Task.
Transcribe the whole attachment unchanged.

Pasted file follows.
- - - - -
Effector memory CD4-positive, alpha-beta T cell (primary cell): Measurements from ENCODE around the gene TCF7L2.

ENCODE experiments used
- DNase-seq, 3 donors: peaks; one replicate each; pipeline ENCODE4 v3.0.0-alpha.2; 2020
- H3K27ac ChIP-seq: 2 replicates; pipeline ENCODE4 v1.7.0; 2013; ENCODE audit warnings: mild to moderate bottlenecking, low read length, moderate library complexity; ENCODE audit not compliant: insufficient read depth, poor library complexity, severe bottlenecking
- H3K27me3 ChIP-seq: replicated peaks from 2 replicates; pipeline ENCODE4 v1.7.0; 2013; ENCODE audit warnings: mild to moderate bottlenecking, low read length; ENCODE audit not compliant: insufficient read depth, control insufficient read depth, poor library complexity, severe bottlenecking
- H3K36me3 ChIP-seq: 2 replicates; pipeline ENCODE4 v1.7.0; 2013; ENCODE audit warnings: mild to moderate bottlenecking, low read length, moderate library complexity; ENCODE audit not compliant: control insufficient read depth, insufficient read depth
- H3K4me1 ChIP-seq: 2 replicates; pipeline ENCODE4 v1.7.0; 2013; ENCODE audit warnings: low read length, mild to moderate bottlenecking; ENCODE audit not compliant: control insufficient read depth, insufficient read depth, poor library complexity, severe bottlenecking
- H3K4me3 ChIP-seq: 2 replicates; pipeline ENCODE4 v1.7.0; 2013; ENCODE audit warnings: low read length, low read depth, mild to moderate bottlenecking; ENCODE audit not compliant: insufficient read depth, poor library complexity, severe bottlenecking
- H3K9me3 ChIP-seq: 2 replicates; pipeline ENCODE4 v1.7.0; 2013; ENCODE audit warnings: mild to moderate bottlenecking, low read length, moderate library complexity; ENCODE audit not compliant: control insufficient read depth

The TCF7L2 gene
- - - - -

Effector memory CD4-positive, alpha-beta T cell (primary cell): Measurements from ENCODE around the gene TCF7L2.

ENCODE experiments used
- DNase-seq, 3 donors: peaks; one replicate each; pipeline ENCODE4 v3.0.0-alpha.2; 2020
- H3K27ac ChIP-seq: 2 replicates; pipeline ENCODE4 v1.7.0; 2013; ENCODE audit warnings: mild to moderate bottlenecking, low read length, moderate library complexity; ENCODE audit not compliant: insufficient read depth, poor library complexity, severe bottlenecking
- H3K27me3 ChIP-seq: replicated peaks from 2 replicates; pipeline ENCODE4 v1.7.0; 2013; ENCODE audit warnings: mild to moderate bottlenecking, low read length; ENCODE audit not compliant: insufficient read depth, control insufficient read depth, poor library complexity, severe bottlenecking
- H3K36me3 ChIP-seq: 2 replicates; pipeline ENCODE4 v1.7.0; 2013; ENCODE audit warnings: mild to moderate bottlenecking, low read length, moderate library complexity; ENCODE audit not compliant: control insufficient read depth, insufficient read depth
- H3K4me1 ChIP-seq: 2 replicates; pipeline ENCODE4 v1.7.0; 2013; ENCODE audit warnings: low read length, mild to moderate bottlenecking; ENCODE audit not compliant: control insufficient read depth, insufficient read depth, poor library complexity, severe bottlenecking
- H3K4me3 ChIP-seq: 2 replicates; pipeline ENCODE4 v1.7.0; 2013; ENCODE audit warnings: low read length, low read depth, mild to moderate bottlenecking; ENCODE audit not compliant: insufficient read depth, poor library complexity, severe bottlenecking
- H3K9me3 ChIP-seq: 2 replicates; pipeline ENCODE4 v1.7.0; 2013; ENCODE audit warnings: mild to moderate bottlenecking, low read length, moderate library complexity; ENCODE audit not compliant: control insufficient read depth

The TCF7L2 gene